Overview of FunTree

FunTree uses the CATH classification to annotate and analyse super families of enzymes. In particular the relationships between known 3 dimensional structures, associated sequences and the enzyme chemistry is highlighted. This can be used to place structures and sequences in context of their evolution and the range and similarities / differences in the reaction chemistry (both bond order changes and small molecule substructure). In addition it can be used to infer the possible range of reactions of enzyme structures and sequences that do not have a known function as well as indicating other reactions or substrates available to an enzyme that as yet may not have been observed (enzyme promiscuity).

Often the domain super families can be highly diverse. This diversity prohibits confident atomic superimposition of all the structures in the super family. Thus, the super family is sub-clustered into distant structural clusters, where all structures have a SIMAX score of less than 9 Angstroms between each other (where SIMAX is the RMSD between two domains multiplied by the he number of residues in the larger domain divided by the number of aligned residues).

The structural superimposition is used to generate a structure guided sequence alignment based on a novel agglomerative clustering technique. The resulting alignment is then used to generate a phylogenetic tree using the methods implemented in TreeBest. The species tree required by TreeBest to guide the phylogenetic tree is derived from the species relationships as defined by the NCBI Taxonomic definitions.

For each of the domain structures / sequences the Enzyme Commission (E.C.) code is collect (if it has been assigned) either from UniProtKB or from the annotation made by the depositing crystallographer. The reaction (or reactions) associated with that EC code is compared to each other using ECBlast and the substrate and product small molecule substructure similarities are also compared using SMSD.

Please see the following papers

  • Furnham N, Sillitoe I, Holliday GL, Cuff AL, Rahman SA, Laskowski RA, Orengo CA, Thornton JM. FunTree: a resource for exploring the functional evolution of structurally defined enzyme superfamilies. Nucleic Acids Res. 2012 Jan;40(Database issue):D776-82.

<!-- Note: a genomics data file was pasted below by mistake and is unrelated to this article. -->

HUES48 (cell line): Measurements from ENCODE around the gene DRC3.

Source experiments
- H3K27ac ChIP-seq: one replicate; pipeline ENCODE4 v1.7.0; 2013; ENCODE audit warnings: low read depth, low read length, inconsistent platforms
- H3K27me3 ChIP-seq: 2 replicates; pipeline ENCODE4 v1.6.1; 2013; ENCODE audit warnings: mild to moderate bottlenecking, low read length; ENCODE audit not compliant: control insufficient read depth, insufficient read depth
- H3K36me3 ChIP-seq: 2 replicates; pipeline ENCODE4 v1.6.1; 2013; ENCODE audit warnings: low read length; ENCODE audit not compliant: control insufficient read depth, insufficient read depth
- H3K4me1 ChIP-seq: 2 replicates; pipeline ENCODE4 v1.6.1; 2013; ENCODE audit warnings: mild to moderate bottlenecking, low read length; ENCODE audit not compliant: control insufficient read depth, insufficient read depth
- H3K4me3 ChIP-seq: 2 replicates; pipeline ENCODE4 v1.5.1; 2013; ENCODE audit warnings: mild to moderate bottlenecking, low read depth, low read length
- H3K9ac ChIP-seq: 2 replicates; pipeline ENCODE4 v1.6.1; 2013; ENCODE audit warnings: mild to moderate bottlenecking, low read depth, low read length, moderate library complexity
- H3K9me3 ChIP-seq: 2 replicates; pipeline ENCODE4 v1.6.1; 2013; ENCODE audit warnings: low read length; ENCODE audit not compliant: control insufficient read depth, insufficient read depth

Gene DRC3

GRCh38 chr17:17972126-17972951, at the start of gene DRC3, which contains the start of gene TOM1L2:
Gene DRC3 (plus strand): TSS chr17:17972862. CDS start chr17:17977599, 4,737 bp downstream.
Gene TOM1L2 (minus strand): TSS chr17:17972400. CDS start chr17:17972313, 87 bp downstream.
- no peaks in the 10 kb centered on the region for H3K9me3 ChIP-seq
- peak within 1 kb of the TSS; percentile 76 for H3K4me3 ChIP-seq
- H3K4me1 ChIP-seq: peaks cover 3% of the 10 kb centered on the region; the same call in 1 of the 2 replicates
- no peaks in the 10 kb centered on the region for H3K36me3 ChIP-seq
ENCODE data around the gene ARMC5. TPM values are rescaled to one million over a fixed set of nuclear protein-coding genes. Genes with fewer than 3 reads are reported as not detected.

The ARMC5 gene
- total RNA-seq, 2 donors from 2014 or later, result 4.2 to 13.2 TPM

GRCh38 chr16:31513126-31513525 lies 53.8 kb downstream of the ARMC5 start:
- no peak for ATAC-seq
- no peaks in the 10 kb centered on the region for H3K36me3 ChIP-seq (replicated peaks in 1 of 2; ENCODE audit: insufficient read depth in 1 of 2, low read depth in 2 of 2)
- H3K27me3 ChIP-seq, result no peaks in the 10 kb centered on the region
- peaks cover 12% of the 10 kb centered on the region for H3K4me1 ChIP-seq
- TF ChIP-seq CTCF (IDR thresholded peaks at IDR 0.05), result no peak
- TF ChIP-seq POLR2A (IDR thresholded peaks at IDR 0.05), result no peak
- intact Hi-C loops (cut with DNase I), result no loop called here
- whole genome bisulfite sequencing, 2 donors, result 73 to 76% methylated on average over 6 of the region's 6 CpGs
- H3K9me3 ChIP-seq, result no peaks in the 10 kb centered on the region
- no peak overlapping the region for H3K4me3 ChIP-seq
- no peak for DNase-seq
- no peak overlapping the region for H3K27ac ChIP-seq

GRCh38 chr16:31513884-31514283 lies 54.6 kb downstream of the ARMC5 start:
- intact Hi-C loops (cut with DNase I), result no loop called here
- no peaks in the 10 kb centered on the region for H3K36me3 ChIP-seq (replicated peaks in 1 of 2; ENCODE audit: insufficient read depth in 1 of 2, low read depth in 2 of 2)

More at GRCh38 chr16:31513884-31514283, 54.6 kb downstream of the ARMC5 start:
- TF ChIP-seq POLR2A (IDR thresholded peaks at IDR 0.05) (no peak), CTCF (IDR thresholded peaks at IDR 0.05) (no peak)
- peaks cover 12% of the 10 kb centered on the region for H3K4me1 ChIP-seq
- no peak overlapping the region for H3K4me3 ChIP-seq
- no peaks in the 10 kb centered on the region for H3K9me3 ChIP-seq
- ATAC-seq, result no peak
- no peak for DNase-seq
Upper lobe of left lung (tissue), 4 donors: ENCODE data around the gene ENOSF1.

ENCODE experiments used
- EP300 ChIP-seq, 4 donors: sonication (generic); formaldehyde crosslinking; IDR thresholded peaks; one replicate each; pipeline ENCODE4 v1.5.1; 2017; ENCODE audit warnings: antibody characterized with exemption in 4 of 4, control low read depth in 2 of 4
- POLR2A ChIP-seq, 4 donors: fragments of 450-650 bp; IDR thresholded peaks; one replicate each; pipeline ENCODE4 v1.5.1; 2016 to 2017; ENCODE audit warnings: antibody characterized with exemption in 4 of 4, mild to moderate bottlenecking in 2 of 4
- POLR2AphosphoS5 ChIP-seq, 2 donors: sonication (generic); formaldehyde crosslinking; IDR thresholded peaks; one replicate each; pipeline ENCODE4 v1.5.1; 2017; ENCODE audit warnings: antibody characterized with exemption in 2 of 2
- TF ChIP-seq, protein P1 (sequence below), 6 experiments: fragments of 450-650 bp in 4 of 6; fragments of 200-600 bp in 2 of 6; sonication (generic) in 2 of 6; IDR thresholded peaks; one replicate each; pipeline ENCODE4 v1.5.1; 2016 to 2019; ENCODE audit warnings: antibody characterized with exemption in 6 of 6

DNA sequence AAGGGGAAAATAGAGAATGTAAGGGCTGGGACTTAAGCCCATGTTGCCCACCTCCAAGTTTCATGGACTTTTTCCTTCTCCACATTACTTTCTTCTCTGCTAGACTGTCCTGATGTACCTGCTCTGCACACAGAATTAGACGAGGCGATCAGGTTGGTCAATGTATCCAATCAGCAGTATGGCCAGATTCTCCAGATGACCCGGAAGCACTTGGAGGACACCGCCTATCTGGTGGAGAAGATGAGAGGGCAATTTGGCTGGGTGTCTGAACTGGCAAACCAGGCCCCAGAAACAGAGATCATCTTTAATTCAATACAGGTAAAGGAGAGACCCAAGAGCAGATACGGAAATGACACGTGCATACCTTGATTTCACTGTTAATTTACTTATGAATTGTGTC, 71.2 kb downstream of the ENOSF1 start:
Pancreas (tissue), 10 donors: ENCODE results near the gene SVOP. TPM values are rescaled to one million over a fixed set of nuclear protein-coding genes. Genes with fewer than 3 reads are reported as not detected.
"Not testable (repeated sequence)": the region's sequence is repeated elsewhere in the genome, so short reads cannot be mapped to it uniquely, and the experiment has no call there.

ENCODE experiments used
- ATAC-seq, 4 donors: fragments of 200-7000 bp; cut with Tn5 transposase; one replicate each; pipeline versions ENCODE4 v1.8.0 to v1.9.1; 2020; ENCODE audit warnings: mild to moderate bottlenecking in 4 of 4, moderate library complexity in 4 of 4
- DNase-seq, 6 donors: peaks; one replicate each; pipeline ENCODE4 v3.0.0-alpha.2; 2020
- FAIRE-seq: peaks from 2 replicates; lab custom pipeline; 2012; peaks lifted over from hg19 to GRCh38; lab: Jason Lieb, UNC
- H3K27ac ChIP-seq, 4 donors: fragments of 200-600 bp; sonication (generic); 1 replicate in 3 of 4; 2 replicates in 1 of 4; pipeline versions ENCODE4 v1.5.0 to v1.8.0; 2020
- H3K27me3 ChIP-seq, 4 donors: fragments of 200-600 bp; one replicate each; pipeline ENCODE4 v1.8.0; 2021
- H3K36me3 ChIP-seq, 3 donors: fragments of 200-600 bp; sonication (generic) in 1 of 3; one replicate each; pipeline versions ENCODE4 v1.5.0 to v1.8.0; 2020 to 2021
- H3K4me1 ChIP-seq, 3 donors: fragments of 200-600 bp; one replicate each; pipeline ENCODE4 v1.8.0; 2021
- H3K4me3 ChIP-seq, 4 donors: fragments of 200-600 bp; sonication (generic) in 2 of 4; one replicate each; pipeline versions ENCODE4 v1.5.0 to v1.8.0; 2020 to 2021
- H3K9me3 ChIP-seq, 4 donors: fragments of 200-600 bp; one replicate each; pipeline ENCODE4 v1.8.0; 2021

Link to Paper
  • Furnham N, Sillitoe I, Holliday GL, Cuff AL, Laskowski RA, Orengo CA, Thornton JM. Exploring the evolution of novel enzyme functions within structurally defined protein superfamilies. PLoS Comput Biol. 2012;8(3):e1002403.
    Link to Paper
  • Various views of the collected and processed data are shown (described below) for the entire super family and for each of the sub-clusters.

    Explinations of the various data views.

  • Rooted Phylogenetic Tree (with Clusters)

    For each of the clusters the alignments generated can be used to generate phylogenetic trees (see Overview). As these trees can become quite large and contain a lot of information they can become difficult to easily navigate. To mitigate this we have developed a tool for allowing the trees to be navigated based on D3 JS The mouse wheel can be used to zoom in / out and by pressing and holding the left mouse button the tree can be moved in the same direction as the mouse.

    At each node to the tree the following information can be found:

    SUP - this is a hyperlink to a new window with 'superimposed structures' in the clade rooted at that node. Following the link with open a new window, launching the JMol applet, to show all the structures found in the clade (headed by the node at which you are at). The structures are superimposed on each other based on the superimposition used to generate the alignment. Each structure is shown with a cartoon representation and coloured by the colour given to the E.C. code at the tree leaf (see below). In addition the know active site residues (as catalogued by the CSA) are highlighted as space filled atoms.

    A blue number - this is the confidence score provided by TreeBest for the bifurcation at the node. Please note that as these trees are automatically generated some of the trees might have low confidence scores at nodes in the tree. These trees should be considered with caution as they may not be reliable.